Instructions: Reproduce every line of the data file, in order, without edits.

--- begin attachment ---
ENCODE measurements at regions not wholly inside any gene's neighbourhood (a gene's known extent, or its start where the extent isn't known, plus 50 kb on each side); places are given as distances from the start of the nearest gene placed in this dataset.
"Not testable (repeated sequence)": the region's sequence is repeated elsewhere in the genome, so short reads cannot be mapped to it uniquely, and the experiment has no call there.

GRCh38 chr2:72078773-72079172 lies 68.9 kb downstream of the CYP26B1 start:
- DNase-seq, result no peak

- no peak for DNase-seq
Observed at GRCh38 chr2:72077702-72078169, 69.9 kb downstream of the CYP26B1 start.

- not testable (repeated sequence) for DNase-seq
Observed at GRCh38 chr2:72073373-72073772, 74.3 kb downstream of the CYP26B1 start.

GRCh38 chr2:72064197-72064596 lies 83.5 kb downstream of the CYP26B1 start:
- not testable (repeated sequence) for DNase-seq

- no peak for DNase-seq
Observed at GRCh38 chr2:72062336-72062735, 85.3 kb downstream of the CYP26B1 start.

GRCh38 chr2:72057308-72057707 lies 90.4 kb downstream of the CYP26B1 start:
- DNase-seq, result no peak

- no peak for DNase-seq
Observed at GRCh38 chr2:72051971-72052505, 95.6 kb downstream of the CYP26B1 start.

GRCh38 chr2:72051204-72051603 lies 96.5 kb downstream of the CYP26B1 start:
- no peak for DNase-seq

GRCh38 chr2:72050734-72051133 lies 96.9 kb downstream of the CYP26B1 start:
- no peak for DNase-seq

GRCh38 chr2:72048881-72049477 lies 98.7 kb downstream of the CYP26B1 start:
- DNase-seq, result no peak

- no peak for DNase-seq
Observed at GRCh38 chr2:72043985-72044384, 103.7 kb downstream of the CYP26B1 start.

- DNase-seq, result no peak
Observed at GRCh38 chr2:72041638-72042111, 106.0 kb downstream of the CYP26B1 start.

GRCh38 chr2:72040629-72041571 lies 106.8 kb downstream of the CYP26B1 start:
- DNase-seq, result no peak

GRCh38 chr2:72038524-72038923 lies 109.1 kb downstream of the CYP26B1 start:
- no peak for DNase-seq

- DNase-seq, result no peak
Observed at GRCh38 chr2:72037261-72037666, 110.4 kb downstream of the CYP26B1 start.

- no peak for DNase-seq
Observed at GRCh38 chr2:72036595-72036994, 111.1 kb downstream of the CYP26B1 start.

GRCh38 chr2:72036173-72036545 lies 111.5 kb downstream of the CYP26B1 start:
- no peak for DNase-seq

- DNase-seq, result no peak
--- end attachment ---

ENCODE measurements at regions not wholly inside any gene's neighbourhood (a gene's known extent, or its start where the extent isn't known, plus 50 kb on each side); places are given as distances from the start of the nearest gene placed in this dataset.
"Not testable (repeated sequence)": the region's sequence is repeated elsewhere in the genome, so short reads cannot be mapped to it uniquely, and the experiment has no call there.

GRCh38 chr2:72078773-72079172 lies 68.9 kb downstream of the CYP26B1 start:
- DNase-seq, result no peak

- no peak for DNase-seq
Observed at GRCh38 chr2:72077702-72078169, 69.9 kb downstream of the CYP26B1 start.

- not testable (repeated sequence) for DNase-seq
Observed at GRCh38 chr2:72073373-72073772, 74.3 kb downstream of the CYP26B1 start.

GRCh38 chr2:72064197-72064596 lies 83.5 kb downstream of the CYP26B1 start:
- not testable (repeated sequence) for DNase-seq

- no peak for DNase-seq
Observed at GRCh38 chr2:72062336-72062735, 85.3 kb downstream of the CYP26B1 start.

GRCh38 chr2:72057308-72057707 lies 90.4 kb downstream of the CYP26B1 start:
- DNase-seq, result no peak

- no peak for DNase-seq
Observed at GRCh38 chr2:72051971-72052505, 95.6 kb downstream of the CYP26B1 start.

GRCh38 chr2:72051204-72051603 lies 96.5 kb downstream of the CYP26B1 start:
- no peak for DNase-seq

GRCh38 chr2:72050734-72051133 lies 96.9 kb downstream of the CYP26B1 start:
- no peak for DNase-seq

GRCh38 chr2:72048881-72049477 lies 98.7 kb downstream of the CYP26B1 start:
- DNase-seq, result no peak

- no peak for DNase-seq
Observed at GRCh38 chr2:72043985-72044384, 103.7 kb downstream of the CYP26B1 start.

- DNase-seq, result no peak
Observed at GRCh38 chr2:72041638-72042111, 106.0 kb downstream of the CYP26B1 start.

GRCh38 chr2:72040629-72041571 lies 106.8 kb downstream of the CYP26B1 start:
- DNase-seq, result no peak

GRCh38 chr2:72038524-72038923 lies 109.1 kb downstream of the CYP26B1 start:
- no peak for DNase-seq

- DNase-seq, result no peak
Observed at GRCh38 chr2:72037261-72037666, 110.4 kb downstream of the CYP26B1 start.

- no peak for DNase-seq
Observed at GRCh38 chr2:72036595-72036994, 111.1 kb downstream of the CYP26B1 start.

GRCh38 chr2:72036173-72036545 lies 111.5 kb downstream of the CYP26B1 start:
- no peak for DNase-seq

- DNase-seq, result no peak